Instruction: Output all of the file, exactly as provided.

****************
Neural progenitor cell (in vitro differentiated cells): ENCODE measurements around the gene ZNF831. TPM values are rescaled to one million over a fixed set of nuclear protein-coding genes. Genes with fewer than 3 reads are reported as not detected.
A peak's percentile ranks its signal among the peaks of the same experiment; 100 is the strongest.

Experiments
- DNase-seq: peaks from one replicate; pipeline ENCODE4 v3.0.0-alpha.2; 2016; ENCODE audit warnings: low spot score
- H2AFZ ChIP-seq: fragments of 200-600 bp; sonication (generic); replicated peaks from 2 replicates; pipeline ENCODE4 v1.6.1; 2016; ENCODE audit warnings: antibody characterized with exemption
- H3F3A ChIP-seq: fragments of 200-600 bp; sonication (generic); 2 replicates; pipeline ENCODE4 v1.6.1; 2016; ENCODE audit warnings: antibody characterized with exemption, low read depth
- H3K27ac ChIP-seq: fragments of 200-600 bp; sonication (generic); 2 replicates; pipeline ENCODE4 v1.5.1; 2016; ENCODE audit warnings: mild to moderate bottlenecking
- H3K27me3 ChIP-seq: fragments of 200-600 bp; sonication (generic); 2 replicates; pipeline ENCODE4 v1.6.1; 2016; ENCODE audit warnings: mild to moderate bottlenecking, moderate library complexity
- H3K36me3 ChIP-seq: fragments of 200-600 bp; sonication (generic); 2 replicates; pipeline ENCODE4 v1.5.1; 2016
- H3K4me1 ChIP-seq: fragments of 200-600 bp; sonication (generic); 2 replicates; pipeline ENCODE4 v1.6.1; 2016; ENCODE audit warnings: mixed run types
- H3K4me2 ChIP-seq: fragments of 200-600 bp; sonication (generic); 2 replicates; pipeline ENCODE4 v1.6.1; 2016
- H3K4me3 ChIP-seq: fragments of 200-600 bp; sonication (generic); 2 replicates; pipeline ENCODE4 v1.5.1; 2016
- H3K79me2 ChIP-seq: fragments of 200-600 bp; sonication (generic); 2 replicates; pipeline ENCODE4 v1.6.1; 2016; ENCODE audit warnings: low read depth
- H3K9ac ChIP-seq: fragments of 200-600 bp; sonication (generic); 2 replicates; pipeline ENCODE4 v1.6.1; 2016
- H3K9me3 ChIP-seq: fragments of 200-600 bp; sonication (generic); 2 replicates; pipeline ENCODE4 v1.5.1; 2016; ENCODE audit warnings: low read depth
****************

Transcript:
Neural progenitor cell (in vitro differentiated cells): ENCODE measurements around the gene ZNF831. TPM values are rescaled to one million over a fixed set of nuclear protein-coding genes. Genes with fewer than 3 reads are reported as not detected.
A peak's percentile ranks its signal among the peaks of the same experiment; 100 is the strongest.

Experiments
- DNase-seq: peaks from one replicate; pipeline ENCODE4 v3.0.0-alpha.2; 2016; ENCODE audit warnings: low spot score
- H2AFZ ChIP-seq: fragments of 200-600 bp; sonication (generic); replicated peaks from 2 replicates; pipeline ENCODE4 v1.6.1; 2016; ENCODE audit warnings: antibody characterized with exemption
- H3F3A ChIP-seq: fragments of 200-600 bp; sonication (generic); 2 replicates; pipeline ENCODE4 v1.6.1; 2016; ENCODE audit warnings: antibody characterized with exemption, low read depth
- H3K27ac ChIP-seq: fragments of 200-600 bp; sonication (generic); 2 replicates; pipeline ENCODE4 v1.5.1; 2016; ENCODE audit warnings: mild to moderate bottlenecking
- H3K27me3 ChIP-seq: fragments of 200-600 bp; sonication (generic); 2 replicates; pipeline ENCODE4 v1.6.1; 2016; ENCODE audit warnings: mild to moderate bottlenecking, moderate library complexity
- H3K36me3 ChIP-seq: fragments of 200-600 bp; sonication (generic); 2 replicates; pipeline ENCODE4 v1.5.1; 2016
- H3K4me1 ChIP-seq: fragments of 200-600 bp; sonication (generic); 2 replicates; pipeline ENCODE4 v1.6.1; 2016; ENCODE audit warnings: mixed run types
- H3K4me2 ChIP-seq: fragments of 200-600 bp; sonication (generic); 2 replicates; pipeline ENCODE4 v1.6.1; 2016
- H3K4me3 ChIP-seq: fragments of 200-600 bp; sonication (generic); 2 replicates; pipeline ENCODE4 v1.5.1; 2016
- H3K79me2 ChIP-seq: fragments of 200-600 bp; sonication (generic); 2 replicates; pipeline ENCODE4 v1.6.1; 2016; ENCODE audit warnings: low read depth
- H3K9ac ChIP-seq: fragments of 200-600 bp; sonication (generic); 2 replicates; pipeline ENCODE4 v1.6.1; 2016
- H3K9me3 ChIP-seq: fragments of 200-600 bp; sonication (generic); 2 replicates; pipeline ENCODE4 v1.5.1; 2016; ENCODE audit warnings: low read depth